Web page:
Guidelines on Ebola Protection
With the Ebola virus drawing concerns in the United States, the Centers for Disease Control and Prevention have distributed informational briefs for the public.
“Ebola is a serious virus that can spread if precautions are not taken but it is not as easy to catch as the national news coverage may suggest,” says Patty Hinrichs, Grinnell Regional Public Health director. “We want to educate the public on what to watch for and, most important, how to avoid contracting the virus.”
The CDC provides these guidelines.
Ebola is only transferred through contact with bodily fluids such as sweat, saliva, urine, feces, semen, vomit, or blood. This means that an individual must actually come in contact with bodily fluids from an individual who is infected, their used linens or clothing, or a used needle syringe, for example. Ebola is not spread through the air, water, food, or casual contact.
“Some viruses that are transferred through the air include seasonal flu, pertussis (whooping cough), rubella, mumps, measles, bacterial meningitis, among other heavy hitting illnesses. We have developed vaccines against these illnesses because they are easily spread,” Hinrichs says.
At this time, there is no FDA-approved vaccine to address the Ebola virus. Therefore, prevention through hygiene is the best strategy to avoid the virus.
Avoid travel to countries where the Ebola virus is present.
If you have come in contact with an individual who has traveled to an area with the Ebola virus, follow these guidelines:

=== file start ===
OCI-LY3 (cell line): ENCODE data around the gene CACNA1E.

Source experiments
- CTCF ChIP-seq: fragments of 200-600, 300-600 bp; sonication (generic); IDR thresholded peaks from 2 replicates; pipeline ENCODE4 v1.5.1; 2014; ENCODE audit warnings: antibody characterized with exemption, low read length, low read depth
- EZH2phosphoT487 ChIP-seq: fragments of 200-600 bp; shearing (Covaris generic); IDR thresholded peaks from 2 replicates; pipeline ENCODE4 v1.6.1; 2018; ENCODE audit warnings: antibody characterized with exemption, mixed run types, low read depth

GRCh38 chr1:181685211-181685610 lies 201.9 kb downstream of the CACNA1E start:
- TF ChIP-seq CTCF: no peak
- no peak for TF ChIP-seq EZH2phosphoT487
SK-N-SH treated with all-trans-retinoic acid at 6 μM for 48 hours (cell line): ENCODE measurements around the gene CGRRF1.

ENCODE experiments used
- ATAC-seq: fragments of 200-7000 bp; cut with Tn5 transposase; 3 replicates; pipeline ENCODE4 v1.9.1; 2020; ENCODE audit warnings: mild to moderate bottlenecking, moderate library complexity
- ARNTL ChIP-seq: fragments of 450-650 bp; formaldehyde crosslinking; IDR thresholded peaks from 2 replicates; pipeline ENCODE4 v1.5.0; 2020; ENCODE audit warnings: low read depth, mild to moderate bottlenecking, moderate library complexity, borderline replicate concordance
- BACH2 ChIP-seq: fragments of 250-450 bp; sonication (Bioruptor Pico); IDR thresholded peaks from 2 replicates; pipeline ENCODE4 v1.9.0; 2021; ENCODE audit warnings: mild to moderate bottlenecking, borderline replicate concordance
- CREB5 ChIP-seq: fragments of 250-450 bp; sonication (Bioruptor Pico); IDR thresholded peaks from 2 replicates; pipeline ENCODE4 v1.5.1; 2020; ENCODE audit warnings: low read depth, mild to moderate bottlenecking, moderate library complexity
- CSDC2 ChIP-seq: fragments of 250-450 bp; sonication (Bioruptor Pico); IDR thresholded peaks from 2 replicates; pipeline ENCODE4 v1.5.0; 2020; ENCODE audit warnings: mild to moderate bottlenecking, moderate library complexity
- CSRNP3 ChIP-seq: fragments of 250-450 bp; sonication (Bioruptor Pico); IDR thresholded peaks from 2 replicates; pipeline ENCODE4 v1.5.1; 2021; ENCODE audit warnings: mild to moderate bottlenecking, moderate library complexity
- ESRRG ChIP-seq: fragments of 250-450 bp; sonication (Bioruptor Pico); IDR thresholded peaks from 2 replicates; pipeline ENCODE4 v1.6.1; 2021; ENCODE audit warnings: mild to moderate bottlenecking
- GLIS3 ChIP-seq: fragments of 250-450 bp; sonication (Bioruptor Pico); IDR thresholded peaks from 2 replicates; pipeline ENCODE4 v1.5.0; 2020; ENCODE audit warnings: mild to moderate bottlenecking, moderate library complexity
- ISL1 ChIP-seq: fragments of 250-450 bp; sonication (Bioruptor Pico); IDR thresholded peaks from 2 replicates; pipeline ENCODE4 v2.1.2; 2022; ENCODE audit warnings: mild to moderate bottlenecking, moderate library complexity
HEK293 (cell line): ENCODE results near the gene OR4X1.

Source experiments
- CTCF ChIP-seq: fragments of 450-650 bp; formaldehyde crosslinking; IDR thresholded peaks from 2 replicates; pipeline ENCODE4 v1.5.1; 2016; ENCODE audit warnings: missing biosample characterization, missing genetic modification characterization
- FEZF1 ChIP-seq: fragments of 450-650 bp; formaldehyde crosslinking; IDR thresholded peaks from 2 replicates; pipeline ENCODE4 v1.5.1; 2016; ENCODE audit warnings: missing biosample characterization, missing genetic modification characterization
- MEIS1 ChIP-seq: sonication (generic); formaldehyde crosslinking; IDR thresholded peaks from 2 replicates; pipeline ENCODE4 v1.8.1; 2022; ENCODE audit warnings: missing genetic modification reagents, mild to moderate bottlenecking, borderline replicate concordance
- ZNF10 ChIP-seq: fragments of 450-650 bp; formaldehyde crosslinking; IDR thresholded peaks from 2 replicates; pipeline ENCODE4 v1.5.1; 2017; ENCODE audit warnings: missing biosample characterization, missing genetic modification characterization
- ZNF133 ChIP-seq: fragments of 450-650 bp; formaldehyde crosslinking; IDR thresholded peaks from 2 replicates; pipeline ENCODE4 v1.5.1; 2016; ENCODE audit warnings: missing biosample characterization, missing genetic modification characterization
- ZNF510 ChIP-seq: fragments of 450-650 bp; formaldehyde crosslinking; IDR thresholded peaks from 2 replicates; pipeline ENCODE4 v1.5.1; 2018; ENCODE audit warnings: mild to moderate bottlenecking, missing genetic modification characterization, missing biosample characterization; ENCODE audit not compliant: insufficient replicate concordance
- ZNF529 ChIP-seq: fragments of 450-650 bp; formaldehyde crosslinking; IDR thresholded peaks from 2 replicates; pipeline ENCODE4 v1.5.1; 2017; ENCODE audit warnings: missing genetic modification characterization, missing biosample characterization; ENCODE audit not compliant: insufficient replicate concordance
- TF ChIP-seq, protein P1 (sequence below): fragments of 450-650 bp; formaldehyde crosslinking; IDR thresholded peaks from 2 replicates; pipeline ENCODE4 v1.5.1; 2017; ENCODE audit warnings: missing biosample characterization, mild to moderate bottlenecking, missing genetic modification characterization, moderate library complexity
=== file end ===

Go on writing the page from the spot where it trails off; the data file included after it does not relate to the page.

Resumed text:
Practice careful hygiene. For example, wash your hands with soap and water or an alcohol-based hand sanitizer and avoid contact with blood and body fluids.
Infected people typically don’t become contagious until they develop symptoms. Family members are often infected as they care for sick relatives or prepare the dead for burial.
Medical personnel can be infected if they don’t use protective gear, such as surgical masks and gloves. Medical centers in Africa are often so poor that they must reuse needles and syringes.
Do not handle items that may have come in contact with an infected person’s blood or body fluids (such as clothes, bedding, needles, and medical equipment).
Avoid contact with bats and nonhuman primates or blood, fluids, and raw meat prepared from these animals.
Avoid hospitals in West Africa where Ebola patients are being treated. The U.S. embassy or consulate is often able to provide advice on facilities.
After you return, monitor your health for 21 days and seek medical care immediately if you develop symptoms of Ebola.
Symptoms of Ebola include
Fever (greater than 38.6°C or 101.5°F)
Abdominal (stomach) pain
Unexplained hemorrhage (bleeding or bruising)
Symptoms may appear anywhere from two to 21 days after exposure to Ebola, but the average is 8 to 10 days.
Recovery from Ebola depends on good supportive clinical care and the patient’s immune response. People who recover from Ebola infection develop antibodies that last for at least 10 years.
“Since these symptoms also are common for many other illnesses – viral and bacterial – the public must self-evaluate their risk exposure. Unless an individual has traveled to or met with someone who has been in an Ebola-infected area, the risk is probably low,” Hinrich says.
“However, if you are at an increased level of risk you need to be honest with all healthcare workers and explain your risk immediately. To avoid further exposures to the virus, healthcare workers will need to have proper protective gear when caring for a suspected Ebola infected patient.”
Individuals who are at high risk and have symptoms must not enter healthcare facilities without proper notification. Most medical clinics and facilities will want these patients to enter an isolation area. Before arriving at a healthcare facility, call the clinician and explain your risk and symptoms.
If a person does not develop symptoms after 21 days of the exposure, they will not become sick with Ebola.
Good hygiene practices include staying home until a person is symptom free for 48 hours. This is good common sense for any illness but especially contagious illnesses.
Common questions and answers about Ebola are available at http://www.cdc.gov/vhf/ebola/outbreaks/2014-west-africa/qa.html.